The Episcopal Church of The Holy Innocents 

 

Proper 11, Year C, Track II, July 21, 2019

 

Be our guide O Lord in all we do. In the Name of the Father, the Son, and the Holy Spirit. Amen

 

Have you noticed that last Sunday’s Gospel reading, and today’s Old Testament and Gospel readings all have to do with hospitality and the treatment of strangers and guests? Hospitality is a paramount theme in each of these readings and in Scripture in general. Last Sunday’s excellent sermon was about Jesus’ story of the Good Samaritan and how he took care of a wounded man who was probably not from his town or his particular form of Judaism. Samaritans, whose origins were in Judaism and pagan beliefs, had developed some significant differences from traditional Judaism. For example: Samaritans had their own version of the Jewish Bible: they accepted the Torah but not the other books such as the Prophets. They rejected all the Jewish traditions. They had their own temple, not in Jerusalem but on Mount Gerizim (Got Questions?  Biblical Answers Online).  The Samaritans and the Jews were arch enemies. Sound familiar? We have some of that going on in our contemporary society, don’t we? Yet, a Samaritan who by tradition would hate a Jew, cared for a wounded man most writers believe was Jewish; even to the extent of whatever help he would need until he was healed.

It is the phrase from last Sunday’s readings “go and do likewise,” that made me engage in serious thought about whether I have gone and done likewise recently. I let myself partially off the hook because I have had to remain quiet and in a healing mode for three months but never the less – the question remains. This is a good time to reassess the role of the deacon in our church and in my life.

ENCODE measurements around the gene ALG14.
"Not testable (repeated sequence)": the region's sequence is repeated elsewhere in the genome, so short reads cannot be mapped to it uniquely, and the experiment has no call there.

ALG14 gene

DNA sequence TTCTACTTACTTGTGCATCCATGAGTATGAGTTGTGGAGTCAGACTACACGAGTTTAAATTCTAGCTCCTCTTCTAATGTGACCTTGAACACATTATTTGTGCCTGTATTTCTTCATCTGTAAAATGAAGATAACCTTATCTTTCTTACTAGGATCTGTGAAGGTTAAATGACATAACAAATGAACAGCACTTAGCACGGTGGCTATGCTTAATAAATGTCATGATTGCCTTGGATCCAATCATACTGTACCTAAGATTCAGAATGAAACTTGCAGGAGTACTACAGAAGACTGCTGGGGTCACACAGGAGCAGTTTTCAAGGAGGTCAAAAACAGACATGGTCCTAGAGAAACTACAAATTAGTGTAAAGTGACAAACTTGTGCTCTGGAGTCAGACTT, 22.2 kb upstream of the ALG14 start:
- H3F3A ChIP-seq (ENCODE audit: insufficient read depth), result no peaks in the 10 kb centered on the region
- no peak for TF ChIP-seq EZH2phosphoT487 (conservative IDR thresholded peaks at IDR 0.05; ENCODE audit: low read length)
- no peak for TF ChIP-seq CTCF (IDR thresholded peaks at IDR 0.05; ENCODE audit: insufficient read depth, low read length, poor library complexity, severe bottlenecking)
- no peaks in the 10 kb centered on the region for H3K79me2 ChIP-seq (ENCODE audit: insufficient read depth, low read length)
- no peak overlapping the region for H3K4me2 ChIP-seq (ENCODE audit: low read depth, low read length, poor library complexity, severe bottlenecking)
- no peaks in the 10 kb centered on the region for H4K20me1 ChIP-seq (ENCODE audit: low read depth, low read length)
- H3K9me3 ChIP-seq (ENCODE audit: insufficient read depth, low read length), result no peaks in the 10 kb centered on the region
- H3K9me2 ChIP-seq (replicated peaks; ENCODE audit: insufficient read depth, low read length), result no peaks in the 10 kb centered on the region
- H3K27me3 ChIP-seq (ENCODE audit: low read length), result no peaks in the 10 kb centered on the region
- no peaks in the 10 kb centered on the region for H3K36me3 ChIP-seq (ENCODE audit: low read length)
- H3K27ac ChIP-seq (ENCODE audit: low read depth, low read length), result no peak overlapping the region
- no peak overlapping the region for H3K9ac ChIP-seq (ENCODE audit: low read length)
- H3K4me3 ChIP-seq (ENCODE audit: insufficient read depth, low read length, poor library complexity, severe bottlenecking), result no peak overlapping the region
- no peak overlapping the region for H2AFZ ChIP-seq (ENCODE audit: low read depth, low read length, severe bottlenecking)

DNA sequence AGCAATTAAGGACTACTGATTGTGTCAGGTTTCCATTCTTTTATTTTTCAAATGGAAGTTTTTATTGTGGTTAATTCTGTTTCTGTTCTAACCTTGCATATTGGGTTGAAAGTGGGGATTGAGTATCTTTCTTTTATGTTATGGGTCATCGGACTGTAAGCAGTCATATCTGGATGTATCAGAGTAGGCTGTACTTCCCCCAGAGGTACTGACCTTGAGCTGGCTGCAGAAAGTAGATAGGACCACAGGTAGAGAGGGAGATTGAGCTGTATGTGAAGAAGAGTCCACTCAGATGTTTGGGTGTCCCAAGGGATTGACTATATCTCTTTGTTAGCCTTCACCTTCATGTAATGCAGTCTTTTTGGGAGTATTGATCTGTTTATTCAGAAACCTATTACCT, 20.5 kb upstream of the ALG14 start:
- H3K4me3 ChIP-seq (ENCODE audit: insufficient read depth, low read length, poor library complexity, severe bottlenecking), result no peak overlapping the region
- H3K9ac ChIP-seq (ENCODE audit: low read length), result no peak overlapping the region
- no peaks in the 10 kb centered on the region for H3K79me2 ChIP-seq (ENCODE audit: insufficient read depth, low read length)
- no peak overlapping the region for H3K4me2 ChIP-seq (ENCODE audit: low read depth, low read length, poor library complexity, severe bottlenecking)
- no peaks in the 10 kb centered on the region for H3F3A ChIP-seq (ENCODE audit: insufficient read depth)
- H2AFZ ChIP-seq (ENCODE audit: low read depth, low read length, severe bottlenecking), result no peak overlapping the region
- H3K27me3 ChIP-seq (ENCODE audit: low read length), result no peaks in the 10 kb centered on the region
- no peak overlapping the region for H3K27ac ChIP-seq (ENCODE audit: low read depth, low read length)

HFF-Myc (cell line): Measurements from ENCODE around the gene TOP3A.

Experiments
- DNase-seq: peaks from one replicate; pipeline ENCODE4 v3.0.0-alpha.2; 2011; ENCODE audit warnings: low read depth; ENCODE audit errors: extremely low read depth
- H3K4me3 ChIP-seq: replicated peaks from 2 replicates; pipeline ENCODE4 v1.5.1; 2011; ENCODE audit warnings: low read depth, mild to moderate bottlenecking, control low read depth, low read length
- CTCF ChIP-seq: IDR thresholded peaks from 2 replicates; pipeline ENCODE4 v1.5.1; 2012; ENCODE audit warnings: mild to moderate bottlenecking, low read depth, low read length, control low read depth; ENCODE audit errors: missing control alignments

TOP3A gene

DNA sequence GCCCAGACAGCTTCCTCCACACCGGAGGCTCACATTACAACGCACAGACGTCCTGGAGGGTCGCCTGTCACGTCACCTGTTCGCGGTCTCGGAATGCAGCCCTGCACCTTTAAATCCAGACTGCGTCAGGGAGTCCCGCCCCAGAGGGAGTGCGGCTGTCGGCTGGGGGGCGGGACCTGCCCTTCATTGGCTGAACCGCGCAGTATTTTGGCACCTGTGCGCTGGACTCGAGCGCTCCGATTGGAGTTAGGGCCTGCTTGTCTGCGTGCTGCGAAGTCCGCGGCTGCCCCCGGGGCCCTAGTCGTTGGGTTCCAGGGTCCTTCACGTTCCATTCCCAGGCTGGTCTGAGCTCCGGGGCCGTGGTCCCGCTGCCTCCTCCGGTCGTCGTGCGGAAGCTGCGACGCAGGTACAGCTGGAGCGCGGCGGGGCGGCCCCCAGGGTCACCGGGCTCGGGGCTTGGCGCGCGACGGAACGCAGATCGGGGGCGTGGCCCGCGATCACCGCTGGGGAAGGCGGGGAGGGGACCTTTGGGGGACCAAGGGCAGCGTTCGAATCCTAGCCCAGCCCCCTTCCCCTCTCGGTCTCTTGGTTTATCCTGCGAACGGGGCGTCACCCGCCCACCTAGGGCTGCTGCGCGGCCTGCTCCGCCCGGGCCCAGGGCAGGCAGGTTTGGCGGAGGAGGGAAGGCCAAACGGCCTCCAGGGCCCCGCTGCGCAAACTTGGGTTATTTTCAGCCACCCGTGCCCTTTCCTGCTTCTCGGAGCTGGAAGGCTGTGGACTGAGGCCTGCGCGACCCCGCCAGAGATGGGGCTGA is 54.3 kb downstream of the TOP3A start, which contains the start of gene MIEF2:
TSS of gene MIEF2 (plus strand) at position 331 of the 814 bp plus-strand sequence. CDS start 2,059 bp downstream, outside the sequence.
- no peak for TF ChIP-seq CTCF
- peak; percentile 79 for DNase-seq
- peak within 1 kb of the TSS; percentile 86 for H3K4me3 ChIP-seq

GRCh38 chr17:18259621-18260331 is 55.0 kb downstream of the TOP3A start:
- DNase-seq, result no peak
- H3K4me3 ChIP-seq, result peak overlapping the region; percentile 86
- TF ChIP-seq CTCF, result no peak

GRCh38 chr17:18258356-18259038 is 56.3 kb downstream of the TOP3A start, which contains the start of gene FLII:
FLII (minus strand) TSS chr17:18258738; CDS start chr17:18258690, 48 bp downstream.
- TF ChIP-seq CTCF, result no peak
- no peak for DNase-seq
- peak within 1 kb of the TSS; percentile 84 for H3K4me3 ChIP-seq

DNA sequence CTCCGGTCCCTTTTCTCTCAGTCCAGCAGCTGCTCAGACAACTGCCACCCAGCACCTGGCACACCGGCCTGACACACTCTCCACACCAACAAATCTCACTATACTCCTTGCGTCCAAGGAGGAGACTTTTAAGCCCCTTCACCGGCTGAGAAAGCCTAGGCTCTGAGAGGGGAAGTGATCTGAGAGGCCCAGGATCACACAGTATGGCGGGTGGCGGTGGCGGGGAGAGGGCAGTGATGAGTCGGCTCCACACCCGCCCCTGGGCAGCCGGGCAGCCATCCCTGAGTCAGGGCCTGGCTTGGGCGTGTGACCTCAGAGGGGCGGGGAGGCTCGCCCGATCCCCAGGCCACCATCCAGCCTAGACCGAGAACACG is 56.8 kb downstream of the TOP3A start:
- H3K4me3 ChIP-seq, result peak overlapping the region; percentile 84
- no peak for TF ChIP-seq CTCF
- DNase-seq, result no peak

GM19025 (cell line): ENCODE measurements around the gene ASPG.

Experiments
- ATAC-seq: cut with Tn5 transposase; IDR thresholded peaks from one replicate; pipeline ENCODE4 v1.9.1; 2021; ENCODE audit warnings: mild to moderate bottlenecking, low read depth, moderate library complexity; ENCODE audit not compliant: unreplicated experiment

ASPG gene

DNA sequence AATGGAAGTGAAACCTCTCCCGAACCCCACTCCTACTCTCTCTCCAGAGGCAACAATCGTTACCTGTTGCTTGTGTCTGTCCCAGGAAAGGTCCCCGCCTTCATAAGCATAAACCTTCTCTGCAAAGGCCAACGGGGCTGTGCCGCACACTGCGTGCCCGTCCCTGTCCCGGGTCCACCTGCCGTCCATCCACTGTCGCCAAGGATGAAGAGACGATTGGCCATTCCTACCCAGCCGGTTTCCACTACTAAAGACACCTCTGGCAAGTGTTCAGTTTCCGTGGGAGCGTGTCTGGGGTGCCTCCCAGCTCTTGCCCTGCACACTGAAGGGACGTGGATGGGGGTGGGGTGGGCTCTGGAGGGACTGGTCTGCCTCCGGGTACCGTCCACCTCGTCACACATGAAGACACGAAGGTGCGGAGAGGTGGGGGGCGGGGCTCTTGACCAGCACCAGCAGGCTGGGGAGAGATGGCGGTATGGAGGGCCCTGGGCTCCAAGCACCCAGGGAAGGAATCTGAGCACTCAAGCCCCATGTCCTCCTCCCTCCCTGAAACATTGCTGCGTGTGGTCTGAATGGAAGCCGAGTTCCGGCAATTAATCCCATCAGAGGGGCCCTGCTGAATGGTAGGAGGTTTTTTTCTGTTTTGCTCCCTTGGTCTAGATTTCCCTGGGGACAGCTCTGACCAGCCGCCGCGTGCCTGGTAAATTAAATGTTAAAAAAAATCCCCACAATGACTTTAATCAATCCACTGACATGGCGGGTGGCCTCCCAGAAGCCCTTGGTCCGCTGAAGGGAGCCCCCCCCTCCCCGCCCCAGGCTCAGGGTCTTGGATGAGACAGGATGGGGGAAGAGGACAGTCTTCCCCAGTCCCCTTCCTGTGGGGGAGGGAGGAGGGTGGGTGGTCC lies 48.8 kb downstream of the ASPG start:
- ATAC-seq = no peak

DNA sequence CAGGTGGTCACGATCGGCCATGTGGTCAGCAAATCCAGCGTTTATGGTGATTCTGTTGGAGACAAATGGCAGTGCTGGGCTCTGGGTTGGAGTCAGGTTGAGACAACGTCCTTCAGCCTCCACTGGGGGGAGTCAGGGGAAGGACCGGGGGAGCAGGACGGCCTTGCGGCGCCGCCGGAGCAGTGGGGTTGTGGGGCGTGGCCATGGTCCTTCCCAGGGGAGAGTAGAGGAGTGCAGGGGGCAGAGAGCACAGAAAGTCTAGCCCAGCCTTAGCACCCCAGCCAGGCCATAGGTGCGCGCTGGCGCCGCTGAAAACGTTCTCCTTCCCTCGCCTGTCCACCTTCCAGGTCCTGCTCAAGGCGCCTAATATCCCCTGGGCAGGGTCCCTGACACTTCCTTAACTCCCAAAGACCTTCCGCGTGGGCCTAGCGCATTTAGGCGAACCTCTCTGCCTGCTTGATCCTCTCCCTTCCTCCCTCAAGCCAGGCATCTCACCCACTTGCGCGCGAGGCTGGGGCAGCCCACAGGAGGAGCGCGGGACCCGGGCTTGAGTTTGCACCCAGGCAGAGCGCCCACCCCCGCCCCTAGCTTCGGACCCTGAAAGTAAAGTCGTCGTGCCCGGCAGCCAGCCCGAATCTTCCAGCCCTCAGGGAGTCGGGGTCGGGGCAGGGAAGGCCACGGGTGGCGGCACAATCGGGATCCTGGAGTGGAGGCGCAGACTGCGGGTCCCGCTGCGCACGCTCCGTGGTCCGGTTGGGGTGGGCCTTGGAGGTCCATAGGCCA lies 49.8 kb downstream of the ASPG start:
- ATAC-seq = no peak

In today’s Old Testament reading we have a different event, different circumstances, and different actors but one of the underlying themes, hospitality, is similar to last week’s reading from Luke. Three persons come to visit Abraham as sits in the doorway of his tent  in the heat of the day. In typical Eastern hospitality, Abraham welcomes them and invites them to stay for foot washing and food.

But who are these three figures? “Some have suggested that all three of these “men” were angelic beings who appeared to Abraham in the form of men. However, Genesis 18:1 says that it was “the LORD” (Yahweh) who appeared to Abraham. It is the LORD who speaks... Abraham stands “before the LORD”... So, one of the three “men” must have been God Almighty taking on the appearance of a man. We call such an appearance a “theophany.” When Jesus appears in His pre-incarnate body in the Old Testament, we call it a “Christophany.” Whether God’s appearance to Abraham in Mamre was a theophany or a Christophany, we don’t know for sure. But it does seem clear from the context that one of the visitors was God Himself (Genesis 18:22) and the other two were the angels…

Abraham’s response to the appearance of the three men also suggests that he instinctively knew that he was in the presence of God. A typical response to visitors in that culture was to rise and wait for them to approach the home. But Abraham ran to meet them and “bowed low to the ground,” a prostrate posture reserved for royalty or deity.